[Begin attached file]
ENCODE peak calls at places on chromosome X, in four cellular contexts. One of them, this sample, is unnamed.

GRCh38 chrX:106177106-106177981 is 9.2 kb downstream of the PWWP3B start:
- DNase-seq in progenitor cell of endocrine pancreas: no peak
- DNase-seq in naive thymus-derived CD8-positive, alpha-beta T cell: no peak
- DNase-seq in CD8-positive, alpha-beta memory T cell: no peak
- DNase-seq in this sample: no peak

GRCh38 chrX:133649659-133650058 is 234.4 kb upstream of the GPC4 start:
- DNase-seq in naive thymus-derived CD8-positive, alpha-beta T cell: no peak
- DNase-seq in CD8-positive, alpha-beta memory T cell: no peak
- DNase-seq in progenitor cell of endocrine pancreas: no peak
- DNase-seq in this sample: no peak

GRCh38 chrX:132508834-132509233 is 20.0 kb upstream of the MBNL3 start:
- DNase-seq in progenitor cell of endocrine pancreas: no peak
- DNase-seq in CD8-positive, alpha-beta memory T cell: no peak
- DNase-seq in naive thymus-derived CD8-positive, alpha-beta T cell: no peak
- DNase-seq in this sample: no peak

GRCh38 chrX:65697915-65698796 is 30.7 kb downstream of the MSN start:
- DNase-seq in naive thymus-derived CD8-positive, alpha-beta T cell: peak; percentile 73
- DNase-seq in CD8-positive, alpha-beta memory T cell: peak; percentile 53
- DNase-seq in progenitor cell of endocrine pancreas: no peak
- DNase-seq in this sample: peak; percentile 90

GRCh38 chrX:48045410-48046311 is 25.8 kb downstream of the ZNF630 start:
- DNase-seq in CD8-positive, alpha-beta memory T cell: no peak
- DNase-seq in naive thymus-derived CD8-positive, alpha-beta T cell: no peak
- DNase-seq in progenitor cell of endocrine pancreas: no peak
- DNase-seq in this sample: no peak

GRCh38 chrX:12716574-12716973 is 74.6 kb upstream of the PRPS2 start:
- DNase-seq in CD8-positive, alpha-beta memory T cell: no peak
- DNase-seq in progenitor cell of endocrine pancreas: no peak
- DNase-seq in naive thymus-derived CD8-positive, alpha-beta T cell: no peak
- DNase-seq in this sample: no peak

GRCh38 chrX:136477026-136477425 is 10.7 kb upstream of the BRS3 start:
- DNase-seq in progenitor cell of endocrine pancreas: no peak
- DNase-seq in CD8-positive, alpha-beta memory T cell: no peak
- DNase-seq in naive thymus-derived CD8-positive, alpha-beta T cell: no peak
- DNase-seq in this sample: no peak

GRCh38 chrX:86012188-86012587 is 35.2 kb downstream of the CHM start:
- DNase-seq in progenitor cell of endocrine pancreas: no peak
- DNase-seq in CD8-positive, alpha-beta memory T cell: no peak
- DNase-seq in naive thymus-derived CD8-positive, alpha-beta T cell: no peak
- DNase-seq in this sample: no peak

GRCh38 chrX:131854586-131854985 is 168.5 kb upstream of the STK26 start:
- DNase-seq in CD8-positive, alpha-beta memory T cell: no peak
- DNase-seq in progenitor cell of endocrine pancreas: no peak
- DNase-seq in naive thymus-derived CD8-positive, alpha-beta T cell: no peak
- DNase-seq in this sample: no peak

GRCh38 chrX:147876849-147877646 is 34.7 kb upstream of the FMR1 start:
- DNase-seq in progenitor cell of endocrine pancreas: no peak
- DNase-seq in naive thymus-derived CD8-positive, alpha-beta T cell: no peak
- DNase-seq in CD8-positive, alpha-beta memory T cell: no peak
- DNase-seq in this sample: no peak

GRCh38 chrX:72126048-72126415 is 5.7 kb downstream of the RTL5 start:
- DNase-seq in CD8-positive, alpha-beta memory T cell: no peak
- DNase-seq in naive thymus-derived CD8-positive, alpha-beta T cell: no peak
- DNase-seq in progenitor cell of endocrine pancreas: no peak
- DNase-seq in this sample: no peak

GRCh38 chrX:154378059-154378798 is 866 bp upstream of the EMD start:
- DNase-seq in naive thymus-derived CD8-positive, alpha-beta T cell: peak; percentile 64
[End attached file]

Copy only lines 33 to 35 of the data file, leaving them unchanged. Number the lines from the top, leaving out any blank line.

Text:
- DNase-seq in progenitor cell of endocrine pancreas: no peak
- DNase-seq in CD8-positive, alpha-beta memory T cell: no peak
- DNase-seq in naive thymus-derived CD8-positive, alpha-beta T cell: no peak